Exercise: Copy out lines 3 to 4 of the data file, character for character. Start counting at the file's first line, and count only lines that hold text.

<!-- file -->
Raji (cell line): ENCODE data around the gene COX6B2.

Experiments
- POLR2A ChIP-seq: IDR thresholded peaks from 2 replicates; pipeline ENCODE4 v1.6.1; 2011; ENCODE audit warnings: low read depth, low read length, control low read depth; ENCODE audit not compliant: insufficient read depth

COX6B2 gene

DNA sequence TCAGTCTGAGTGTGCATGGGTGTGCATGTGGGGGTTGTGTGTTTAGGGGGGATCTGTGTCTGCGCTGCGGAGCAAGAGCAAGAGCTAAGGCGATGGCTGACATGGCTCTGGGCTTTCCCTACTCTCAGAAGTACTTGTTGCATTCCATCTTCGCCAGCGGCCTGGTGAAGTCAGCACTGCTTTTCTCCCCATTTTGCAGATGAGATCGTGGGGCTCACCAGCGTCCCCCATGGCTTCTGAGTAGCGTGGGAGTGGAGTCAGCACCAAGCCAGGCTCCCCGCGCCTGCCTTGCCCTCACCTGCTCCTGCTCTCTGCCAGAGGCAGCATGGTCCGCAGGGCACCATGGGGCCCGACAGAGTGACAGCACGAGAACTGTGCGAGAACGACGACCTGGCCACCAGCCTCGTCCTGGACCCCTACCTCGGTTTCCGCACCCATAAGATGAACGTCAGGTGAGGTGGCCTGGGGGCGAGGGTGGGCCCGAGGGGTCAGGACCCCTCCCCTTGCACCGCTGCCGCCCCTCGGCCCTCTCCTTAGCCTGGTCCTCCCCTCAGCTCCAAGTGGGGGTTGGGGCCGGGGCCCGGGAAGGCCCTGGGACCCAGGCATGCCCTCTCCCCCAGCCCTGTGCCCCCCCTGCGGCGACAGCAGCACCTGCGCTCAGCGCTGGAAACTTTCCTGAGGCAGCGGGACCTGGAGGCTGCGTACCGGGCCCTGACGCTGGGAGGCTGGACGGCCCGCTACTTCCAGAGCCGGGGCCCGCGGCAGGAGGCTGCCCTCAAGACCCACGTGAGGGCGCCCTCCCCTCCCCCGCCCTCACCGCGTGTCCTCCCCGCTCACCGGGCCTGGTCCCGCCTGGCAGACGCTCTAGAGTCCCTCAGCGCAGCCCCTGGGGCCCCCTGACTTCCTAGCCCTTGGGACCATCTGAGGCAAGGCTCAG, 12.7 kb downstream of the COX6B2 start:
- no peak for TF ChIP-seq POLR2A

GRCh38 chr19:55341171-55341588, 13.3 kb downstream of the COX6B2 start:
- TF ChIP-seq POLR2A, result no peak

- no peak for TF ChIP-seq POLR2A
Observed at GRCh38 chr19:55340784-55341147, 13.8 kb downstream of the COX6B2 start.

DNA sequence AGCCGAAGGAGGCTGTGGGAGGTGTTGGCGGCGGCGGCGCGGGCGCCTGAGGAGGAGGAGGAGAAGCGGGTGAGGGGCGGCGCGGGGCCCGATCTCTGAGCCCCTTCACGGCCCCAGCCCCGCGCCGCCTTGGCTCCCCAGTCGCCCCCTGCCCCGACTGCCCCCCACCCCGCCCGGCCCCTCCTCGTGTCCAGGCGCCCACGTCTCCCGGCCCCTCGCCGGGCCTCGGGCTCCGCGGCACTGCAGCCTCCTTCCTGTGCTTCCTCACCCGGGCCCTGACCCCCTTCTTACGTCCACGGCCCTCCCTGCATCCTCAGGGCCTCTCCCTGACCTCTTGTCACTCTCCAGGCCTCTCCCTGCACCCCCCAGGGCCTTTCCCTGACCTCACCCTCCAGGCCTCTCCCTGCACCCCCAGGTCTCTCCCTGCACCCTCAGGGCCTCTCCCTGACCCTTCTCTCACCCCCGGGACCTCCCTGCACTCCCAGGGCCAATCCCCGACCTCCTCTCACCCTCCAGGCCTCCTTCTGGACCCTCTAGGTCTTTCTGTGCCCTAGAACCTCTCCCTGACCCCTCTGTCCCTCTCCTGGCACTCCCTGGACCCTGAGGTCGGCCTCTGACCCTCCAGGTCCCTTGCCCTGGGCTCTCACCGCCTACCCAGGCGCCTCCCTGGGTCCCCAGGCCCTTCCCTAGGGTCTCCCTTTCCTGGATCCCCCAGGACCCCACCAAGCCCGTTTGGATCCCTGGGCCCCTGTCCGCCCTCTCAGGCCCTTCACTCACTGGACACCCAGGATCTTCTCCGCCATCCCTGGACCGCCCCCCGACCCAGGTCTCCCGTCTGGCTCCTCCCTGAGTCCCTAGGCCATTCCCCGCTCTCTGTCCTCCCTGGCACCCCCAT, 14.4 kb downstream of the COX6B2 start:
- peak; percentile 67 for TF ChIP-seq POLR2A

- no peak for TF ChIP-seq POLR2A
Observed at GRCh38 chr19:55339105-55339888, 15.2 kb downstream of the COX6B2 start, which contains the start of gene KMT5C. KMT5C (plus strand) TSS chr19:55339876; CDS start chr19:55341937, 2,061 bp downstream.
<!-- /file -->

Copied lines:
- POLR2A ChIP-seq: IDR thresholded peaks from 2 replicates; pipeline ENCODE4 v1.6.1; 2011; ENCODE audit warnings: low read depth, low read length, control low read depth; ENCODE audit not compliant: insufficient read depth

COX6B2 gene